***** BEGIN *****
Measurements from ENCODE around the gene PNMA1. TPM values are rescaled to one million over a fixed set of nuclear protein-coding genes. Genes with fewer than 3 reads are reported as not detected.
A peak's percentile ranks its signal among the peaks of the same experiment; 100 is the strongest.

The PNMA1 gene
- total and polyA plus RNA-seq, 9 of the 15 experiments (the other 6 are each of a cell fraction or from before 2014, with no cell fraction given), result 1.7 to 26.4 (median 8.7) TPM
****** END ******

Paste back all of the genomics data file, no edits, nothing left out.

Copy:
Measurements from ENCODE around the gene PNMA1. TPM values are rescaled to one million over a fixed set of nuclear protein-coding genes. Genes with fewer than 3 reads are reported as not detected.
A peak's percentile ranks its signal among the peaks of the same experiment; 100 is the strongest.

The PNMA1 gene
- total and polyA plus RNA-seq, 9 of the 15 experiments (the other 6 are each of a cell fraction or from before 2014, with no cell fraction given), result 1.7 to 26.4 (median 8.7) TPM